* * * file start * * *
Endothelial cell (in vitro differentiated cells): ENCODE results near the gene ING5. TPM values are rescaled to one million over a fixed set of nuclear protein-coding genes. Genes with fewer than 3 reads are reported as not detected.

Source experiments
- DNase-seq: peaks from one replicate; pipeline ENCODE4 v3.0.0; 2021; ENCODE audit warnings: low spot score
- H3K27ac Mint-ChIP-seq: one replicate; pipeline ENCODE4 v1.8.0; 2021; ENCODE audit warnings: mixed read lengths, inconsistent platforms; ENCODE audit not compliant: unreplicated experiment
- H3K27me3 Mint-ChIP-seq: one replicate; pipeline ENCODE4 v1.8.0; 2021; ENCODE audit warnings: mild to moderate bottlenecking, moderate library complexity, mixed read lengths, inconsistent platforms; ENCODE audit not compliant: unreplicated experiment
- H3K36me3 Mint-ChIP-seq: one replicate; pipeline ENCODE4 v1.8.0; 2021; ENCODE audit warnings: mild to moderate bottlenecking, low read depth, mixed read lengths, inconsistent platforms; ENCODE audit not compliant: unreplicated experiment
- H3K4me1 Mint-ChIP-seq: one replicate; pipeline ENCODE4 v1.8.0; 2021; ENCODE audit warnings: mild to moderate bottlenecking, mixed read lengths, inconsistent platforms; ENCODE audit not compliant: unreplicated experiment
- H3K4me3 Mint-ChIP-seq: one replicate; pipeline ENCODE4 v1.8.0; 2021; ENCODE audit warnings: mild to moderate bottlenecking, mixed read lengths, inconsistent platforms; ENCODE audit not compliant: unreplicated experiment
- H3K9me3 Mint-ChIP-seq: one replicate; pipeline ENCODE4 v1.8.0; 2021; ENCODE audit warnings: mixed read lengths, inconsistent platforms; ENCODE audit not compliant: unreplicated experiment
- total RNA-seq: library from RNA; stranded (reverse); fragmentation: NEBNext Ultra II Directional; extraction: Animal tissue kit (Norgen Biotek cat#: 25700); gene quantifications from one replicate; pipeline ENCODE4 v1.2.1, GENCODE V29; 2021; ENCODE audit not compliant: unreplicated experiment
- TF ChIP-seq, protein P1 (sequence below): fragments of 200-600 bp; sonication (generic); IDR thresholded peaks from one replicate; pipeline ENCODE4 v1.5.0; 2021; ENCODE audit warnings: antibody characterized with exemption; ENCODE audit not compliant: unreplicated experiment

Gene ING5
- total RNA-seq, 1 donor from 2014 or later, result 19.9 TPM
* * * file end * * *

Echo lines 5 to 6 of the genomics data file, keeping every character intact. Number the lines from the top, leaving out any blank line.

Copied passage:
- H3K27me3 Mint-ChIP-seq: one replicate; pipeline ENCODE4 v1.8.0; 2021; ENCODE audit warnings: mild to moderate bottlenecking, moderate library complexity, mixed read lengths, inconsistent platforms; ENCODE audit not compliant: unreplicated experiment
- H3K36me3 Mint-ChIP-seq: one replicate; pipeline ENCODE4 v1.8.0; 2021; ENCODE audit warnings: mild to moderate bottlenecking, low read depth, mixed read lengths, inconsistent platforms; ENCODE audit not compliant: unreplicated experiment